Zuto.com — A simplistic journey that doesn’t make you think
Zuto is a main competitor from my day job, and it is a car broker website that i’m fond of for many reasons, but mainly because it offers a very simplistic journey. Their main objective is to lead you to the application page, and there are many avenues you can take which will lead you to that form. However, as soon as you land on their site, you are not overloaded with options and confusion about where to click.
As you can see above, the top nav is reduced to two main options. Set your budget to the car you have in mind, or the budget you have in mind, and apply- there is also the option to get more information from ‘How Zuto Wroks’ This button turns white when you scroll over it, increasing visibility and indication it can be clicked. If a customer doesn’t know what they want, or wants to browse the site a little deeper, then Zuto know there are two possible journeys here — they will either click the menu bar or immediately scroll down. Everything within the menu, can be found on the homepage. This is what I like about the website - you know where you are, and you can easily - and quickly - find and access information. Also, Zuto have decided to move away form the hamburger bar and change this to ‘menu’ — this is now a common pattern amongst many websites, as it reduces confusion.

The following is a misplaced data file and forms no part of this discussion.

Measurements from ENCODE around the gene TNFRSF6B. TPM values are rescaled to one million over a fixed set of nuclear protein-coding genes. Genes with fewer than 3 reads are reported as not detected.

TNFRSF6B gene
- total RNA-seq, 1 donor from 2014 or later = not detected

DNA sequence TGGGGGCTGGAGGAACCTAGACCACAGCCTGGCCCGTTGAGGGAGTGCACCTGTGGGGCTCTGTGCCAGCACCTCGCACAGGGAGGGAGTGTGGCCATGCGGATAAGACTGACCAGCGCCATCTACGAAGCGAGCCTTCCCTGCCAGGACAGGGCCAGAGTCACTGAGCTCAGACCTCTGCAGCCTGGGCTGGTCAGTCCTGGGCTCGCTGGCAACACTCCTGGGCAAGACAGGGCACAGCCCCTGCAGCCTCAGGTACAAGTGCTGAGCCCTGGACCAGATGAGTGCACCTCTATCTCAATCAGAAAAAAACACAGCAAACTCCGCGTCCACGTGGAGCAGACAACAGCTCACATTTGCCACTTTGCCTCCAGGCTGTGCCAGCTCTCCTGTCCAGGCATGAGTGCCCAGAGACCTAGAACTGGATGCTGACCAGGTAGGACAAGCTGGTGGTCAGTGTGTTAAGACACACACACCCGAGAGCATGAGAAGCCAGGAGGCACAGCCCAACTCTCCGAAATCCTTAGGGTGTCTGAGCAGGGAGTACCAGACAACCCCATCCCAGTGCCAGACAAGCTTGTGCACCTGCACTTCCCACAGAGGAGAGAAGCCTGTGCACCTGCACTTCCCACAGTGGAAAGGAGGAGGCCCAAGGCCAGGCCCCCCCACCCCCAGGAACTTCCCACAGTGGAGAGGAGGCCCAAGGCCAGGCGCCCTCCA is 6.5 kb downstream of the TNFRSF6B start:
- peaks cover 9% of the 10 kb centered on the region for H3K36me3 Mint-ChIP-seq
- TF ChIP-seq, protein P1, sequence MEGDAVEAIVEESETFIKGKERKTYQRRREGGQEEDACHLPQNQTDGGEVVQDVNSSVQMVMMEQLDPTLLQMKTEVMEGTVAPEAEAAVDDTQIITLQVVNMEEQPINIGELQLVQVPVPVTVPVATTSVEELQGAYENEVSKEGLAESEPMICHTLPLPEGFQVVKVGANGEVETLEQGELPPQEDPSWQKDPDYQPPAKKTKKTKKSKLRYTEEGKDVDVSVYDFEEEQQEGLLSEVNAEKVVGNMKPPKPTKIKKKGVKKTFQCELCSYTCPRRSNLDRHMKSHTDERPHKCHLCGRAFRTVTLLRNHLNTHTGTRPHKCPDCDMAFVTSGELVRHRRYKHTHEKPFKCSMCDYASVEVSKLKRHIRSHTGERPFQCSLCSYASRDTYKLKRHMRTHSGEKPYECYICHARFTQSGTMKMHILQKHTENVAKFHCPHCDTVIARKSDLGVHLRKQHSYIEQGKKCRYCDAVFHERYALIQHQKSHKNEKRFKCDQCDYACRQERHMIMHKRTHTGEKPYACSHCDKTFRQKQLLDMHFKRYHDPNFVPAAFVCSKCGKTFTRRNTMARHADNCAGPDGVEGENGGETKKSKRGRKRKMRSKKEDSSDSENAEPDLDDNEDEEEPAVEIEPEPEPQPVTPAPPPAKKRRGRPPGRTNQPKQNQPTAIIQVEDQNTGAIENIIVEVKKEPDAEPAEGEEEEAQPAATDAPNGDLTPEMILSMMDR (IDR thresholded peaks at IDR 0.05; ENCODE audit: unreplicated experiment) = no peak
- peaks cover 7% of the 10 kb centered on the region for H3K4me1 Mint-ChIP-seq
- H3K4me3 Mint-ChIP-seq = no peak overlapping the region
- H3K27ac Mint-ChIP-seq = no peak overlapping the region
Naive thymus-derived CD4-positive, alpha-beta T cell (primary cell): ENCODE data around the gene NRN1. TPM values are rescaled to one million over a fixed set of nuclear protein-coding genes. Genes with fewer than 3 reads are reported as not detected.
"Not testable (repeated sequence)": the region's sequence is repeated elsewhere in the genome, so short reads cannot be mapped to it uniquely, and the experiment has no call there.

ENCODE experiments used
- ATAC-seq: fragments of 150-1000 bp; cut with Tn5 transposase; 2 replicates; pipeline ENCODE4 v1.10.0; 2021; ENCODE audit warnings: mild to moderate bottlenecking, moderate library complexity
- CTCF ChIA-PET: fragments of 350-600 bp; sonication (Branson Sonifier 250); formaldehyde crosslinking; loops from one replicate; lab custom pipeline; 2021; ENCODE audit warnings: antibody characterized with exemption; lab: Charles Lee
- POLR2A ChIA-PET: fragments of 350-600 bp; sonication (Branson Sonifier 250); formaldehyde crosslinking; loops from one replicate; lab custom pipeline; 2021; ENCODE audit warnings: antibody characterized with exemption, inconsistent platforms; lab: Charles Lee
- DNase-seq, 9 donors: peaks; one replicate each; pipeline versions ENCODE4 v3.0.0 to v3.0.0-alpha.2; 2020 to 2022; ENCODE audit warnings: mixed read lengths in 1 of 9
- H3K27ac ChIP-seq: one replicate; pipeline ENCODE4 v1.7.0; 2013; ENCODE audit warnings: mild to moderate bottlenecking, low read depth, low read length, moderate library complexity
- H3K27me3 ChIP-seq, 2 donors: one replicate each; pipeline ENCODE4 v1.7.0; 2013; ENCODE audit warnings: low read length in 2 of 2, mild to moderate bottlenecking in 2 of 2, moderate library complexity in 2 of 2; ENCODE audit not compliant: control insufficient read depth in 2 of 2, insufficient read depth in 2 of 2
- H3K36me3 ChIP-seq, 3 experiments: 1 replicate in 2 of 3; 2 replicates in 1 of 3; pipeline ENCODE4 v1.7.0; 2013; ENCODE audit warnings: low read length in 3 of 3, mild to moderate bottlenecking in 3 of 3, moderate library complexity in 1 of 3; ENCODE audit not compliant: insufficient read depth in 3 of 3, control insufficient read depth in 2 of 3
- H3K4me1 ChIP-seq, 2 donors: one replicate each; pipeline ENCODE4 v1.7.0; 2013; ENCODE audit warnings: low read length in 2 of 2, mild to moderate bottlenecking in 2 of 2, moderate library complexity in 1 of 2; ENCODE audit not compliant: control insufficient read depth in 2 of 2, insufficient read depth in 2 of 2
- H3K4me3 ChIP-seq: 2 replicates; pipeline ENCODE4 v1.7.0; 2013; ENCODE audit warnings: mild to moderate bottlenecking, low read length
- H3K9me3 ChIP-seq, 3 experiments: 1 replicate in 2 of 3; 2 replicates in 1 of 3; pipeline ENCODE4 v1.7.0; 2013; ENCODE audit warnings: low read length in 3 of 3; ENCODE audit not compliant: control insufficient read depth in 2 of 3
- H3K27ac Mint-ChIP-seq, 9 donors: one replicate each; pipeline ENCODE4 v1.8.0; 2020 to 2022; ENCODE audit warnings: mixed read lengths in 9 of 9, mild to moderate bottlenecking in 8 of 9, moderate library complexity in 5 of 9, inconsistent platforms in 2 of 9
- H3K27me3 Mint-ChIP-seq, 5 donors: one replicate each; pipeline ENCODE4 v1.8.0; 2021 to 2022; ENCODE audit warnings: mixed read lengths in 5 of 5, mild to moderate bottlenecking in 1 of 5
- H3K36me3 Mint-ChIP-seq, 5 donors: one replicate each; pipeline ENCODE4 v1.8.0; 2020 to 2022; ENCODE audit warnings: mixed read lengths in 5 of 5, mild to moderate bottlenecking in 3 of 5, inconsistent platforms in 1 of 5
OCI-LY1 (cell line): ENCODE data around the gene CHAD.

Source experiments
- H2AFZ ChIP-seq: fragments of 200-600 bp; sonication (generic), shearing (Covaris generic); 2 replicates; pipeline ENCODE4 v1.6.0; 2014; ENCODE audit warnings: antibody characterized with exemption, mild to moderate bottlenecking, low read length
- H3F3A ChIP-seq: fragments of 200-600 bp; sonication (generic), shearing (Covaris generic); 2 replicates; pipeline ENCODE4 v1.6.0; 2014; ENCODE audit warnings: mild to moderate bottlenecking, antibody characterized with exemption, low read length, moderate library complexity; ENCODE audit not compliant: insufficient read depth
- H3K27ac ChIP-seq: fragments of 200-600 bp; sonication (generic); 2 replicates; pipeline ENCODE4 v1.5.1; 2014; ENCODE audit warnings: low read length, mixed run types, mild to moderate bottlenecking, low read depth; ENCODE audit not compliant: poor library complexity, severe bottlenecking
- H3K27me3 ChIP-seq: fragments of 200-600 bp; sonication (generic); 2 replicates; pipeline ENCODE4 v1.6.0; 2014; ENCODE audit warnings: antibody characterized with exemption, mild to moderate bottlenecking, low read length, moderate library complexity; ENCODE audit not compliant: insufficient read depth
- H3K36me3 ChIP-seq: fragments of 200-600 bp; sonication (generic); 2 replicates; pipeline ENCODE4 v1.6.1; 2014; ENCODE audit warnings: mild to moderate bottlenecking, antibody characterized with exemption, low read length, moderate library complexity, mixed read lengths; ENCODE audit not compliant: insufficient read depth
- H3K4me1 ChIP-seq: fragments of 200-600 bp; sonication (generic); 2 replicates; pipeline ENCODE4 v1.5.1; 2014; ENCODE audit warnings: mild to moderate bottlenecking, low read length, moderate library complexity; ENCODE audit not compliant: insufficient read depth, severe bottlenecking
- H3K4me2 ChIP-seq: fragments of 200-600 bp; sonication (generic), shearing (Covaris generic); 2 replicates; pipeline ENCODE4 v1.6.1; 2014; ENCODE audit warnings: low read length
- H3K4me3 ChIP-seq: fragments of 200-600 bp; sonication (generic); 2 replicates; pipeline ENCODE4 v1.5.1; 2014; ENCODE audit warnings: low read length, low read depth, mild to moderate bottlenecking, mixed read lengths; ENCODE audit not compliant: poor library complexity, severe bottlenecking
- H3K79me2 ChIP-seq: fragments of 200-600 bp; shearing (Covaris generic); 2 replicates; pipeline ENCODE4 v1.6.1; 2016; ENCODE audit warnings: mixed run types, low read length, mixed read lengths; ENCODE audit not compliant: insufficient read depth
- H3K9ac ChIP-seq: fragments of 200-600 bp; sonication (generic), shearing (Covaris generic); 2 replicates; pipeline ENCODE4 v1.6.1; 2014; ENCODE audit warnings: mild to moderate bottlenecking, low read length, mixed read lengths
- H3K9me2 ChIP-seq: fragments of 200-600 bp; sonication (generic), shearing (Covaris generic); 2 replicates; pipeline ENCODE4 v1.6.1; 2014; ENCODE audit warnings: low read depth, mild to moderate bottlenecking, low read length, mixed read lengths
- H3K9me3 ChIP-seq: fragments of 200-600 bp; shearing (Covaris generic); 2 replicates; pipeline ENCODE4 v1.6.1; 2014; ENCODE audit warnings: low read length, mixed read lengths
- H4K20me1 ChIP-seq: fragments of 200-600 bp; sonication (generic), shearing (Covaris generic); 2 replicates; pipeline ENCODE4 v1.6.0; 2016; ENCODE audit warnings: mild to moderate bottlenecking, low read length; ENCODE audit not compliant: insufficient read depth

On the main image, you will find an option to click ‘how Zuto works’. This leads the customer to the above page. Instead of increasing cognitive load with paragraphs of text, they have a nice video for the user to watch, where the ‘Apply now’ CTA is always visible. If the user doesn’t fancy the video, or their bandwidth is bad, there is 3 nice bullet points with symbols as backup.
Further down the ‘how Zuto works’ page, users have a budget calculator that they can use to understand their budget before the application page. The nice clear yellow plays as both an indicator to move the bars and for the CTA. I think the yellow works great.
Again, on the application page, the yellow acts as a great indication for CTAs. What I love about the form, is it hides the majority of the questions until you complete the first section — i’m certain this will reduce bounce rates as users wont be overwhelmed by all questions appearing at the same time. Once a user completes the first section and clicks next, everything shifts up, as seen below: